And with that notion, I hope your friends and family share the good chocolates with you too.

Of Custard Powder and Fables

I ordered Horne’s custard powder from Canada, and, to all the Britons out there, no, The Boffin is not starting divorce proceedings.  To the Americans out there, custard powder is a staple within the U.K. and many Commonwealth countries because custard is either served by itself, primarily to children, or it is served with so many desserts the same way you would with whipped cream or ice cream.  It is much quicker and easier to make than traditional custard because you don’t have to worry about curdled eggs.  All you have to do is heat with milk.

It was first invented by a chemist named Alfred Bird of Swansea back in 1837 because his wife was allergic to eggs and couldn’t enjoy traditional custard.  Mrs. Bird was a lucky lass, I say.

The British brand of choice is still Bird’s custard powder, and The Boffin still thinks it has a smoother, silkier mouth feel.  However, we decided to pick up a tin of Horne’s when we visited Canada.  I happen to like that brand better because it has vanilla, and it has four different starches which give it a fuller texture.  So we decided to alternate tins.  This is how an Anglo-American marriage works, folks.  Neither side claims superiority.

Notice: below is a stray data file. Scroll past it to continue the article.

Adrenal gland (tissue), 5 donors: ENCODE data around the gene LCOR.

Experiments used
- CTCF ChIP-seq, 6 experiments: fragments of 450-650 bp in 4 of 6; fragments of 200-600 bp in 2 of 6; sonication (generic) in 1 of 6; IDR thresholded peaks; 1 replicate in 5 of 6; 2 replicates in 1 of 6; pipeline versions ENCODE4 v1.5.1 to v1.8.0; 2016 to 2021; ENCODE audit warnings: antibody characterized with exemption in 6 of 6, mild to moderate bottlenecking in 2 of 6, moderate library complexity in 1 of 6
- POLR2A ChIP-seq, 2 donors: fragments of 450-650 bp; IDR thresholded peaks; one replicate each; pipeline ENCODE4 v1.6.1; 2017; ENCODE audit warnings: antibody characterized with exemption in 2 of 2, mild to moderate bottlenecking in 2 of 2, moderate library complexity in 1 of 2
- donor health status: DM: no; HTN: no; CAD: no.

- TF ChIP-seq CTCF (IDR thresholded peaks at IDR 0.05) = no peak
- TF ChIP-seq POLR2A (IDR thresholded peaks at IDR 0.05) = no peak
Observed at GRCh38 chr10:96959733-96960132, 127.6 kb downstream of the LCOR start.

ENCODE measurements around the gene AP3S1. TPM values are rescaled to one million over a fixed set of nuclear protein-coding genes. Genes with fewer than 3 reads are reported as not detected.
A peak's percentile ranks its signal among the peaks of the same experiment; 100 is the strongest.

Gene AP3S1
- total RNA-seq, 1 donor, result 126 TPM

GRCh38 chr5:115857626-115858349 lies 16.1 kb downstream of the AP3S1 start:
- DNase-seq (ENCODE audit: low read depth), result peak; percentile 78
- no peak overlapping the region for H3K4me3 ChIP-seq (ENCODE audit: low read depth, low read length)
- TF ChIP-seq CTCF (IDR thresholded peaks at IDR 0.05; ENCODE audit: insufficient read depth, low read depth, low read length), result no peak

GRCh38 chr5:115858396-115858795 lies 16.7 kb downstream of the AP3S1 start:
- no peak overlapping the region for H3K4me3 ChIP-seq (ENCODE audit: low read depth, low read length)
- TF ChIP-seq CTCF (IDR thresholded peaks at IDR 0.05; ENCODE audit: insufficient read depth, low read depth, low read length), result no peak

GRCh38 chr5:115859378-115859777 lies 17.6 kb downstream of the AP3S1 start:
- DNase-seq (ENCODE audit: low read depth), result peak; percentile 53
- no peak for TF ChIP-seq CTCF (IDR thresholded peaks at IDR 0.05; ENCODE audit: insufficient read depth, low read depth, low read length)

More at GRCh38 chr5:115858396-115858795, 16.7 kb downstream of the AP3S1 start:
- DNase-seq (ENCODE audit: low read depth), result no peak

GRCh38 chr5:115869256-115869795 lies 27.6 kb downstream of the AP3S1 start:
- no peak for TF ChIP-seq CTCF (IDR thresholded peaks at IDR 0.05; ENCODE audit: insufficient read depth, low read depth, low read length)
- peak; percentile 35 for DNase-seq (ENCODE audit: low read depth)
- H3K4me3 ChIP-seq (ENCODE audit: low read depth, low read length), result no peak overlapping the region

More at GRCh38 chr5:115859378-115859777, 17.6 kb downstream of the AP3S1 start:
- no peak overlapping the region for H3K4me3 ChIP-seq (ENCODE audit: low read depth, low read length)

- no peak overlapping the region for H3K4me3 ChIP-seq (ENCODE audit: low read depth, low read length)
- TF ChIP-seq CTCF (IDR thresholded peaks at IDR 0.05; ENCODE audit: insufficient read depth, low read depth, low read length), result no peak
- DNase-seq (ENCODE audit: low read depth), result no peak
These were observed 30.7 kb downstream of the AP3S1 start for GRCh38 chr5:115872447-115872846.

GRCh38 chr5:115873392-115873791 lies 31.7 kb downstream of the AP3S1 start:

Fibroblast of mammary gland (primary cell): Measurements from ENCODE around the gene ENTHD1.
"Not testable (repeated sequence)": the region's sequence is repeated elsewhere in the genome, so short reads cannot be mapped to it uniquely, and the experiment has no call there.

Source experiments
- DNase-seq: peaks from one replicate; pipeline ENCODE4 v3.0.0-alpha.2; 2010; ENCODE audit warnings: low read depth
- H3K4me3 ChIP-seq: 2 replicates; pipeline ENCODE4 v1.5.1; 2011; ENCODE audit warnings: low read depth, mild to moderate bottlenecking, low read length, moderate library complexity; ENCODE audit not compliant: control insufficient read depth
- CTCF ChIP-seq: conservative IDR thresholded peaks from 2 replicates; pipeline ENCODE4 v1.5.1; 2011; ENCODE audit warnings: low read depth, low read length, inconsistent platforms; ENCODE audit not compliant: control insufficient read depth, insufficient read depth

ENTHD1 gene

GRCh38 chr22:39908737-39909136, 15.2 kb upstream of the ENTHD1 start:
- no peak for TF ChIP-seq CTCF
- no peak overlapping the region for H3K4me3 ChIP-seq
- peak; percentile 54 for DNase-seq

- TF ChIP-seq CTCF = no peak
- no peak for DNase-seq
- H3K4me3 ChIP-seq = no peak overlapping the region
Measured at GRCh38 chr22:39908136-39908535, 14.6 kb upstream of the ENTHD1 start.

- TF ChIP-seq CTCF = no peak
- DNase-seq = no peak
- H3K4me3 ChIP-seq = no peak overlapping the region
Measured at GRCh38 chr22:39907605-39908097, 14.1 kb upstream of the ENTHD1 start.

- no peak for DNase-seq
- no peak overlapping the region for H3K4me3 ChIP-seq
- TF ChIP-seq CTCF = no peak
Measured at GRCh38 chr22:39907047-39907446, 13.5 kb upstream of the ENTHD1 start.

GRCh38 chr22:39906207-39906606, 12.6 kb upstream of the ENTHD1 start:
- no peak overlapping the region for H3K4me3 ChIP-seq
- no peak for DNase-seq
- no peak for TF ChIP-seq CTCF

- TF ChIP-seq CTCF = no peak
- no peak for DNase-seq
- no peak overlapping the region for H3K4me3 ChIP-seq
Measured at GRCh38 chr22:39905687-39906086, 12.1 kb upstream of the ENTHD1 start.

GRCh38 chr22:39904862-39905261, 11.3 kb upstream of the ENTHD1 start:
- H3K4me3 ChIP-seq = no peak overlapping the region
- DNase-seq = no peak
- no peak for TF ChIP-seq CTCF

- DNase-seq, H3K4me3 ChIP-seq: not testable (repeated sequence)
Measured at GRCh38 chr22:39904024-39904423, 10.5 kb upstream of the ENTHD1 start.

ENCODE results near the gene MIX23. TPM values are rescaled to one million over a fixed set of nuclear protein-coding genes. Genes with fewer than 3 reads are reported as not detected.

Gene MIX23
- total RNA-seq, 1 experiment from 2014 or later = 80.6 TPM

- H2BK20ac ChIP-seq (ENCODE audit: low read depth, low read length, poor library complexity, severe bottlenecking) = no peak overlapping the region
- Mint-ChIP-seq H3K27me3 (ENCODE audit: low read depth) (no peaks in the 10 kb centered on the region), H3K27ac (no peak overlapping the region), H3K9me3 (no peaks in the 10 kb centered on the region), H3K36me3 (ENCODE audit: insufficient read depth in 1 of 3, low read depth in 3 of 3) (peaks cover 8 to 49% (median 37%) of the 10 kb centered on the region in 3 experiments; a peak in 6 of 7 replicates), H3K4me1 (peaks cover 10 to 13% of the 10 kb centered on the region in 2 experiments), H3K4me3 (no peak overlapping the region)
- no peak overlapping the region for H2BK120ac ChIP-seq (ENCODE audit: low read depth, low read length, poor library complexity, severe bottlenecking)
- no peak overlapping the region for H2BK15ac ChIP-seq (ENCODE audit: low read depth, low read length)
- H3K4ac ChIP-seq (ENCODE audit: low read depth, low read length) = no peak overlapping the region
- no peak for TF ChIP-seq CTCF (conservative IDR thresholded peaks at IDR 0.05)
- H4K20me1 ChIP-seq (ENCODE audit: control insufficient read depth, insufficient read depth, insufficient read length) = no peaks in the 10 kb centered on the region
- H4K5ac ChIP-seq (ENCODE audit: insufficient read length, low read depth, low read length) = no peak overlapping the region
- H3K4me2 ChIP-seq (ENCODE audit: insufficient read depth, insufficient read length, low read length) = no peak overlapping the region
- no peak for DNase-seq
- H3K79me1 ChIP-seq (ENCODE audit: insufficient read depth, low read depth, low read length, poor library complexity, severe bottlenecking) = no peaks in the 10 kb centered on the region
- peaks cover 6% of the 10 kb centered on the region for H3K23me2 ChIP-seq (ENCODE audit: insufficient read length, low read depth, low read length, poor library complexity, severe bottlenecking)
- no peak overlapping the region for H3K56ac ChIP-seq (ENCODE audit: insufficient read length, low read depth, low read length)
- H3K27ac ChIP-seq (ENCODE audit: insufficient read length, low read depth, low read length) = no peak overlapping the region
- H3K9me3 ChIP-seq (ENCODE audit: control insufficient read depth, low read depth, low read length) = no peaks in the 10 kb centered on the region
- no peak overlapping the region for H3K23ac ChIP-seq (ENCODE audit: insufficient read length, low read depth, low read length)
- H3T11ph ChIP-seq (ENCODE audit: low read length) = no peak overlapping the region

Besides, Bird’s is better for making custard creams.

Regardless, the Canadian company where I bought the powder sent a fable with its packing slip.  Service with a smile, so I thought I would pass it along.

canadian-fable

 

 

Marital Codes or Why We Don’t Have Many Friends

The Boffin and I will be celebrating our 15th anniversary on December 28th. And I realize, like many couples who have been together a long time, we have come up with our own code words and phrases that make sense to us but classify us as weirdos to the general public. I thought I would share a few in the spirit of making us just a little more understandable.

Lord Lucan 1 – “Lord Lucan” has become a long lost object: the forgotten leftover in the back of the fridge, the screwdriver that had been misplaced, that important piece of paperwork that was needed a month ago, etc. You get the idea. “I’ve found Lord Lucan!” is the tip-off sentence.

John Mills 2 – The ideal of masculinity that I jokingly thrust upon the Boffin.  I even have John Mills’s picture as the avatar for the Boffin’s contact info on my phone.

John Major voice – The Boffin is good at the former prime minister’s voice and characterizing this person. It is the voice of the overly educated, pedantic Englishman who complains about the most nitnoid things. (I don’t want to hear a word from the Boffin’s family.) It is the voice of the worst letters sent to Points of View. It is the person pointing out the blatantly obvious who is taking everything literally. The Boffin just wrote this letter as an example.

Dear Sir,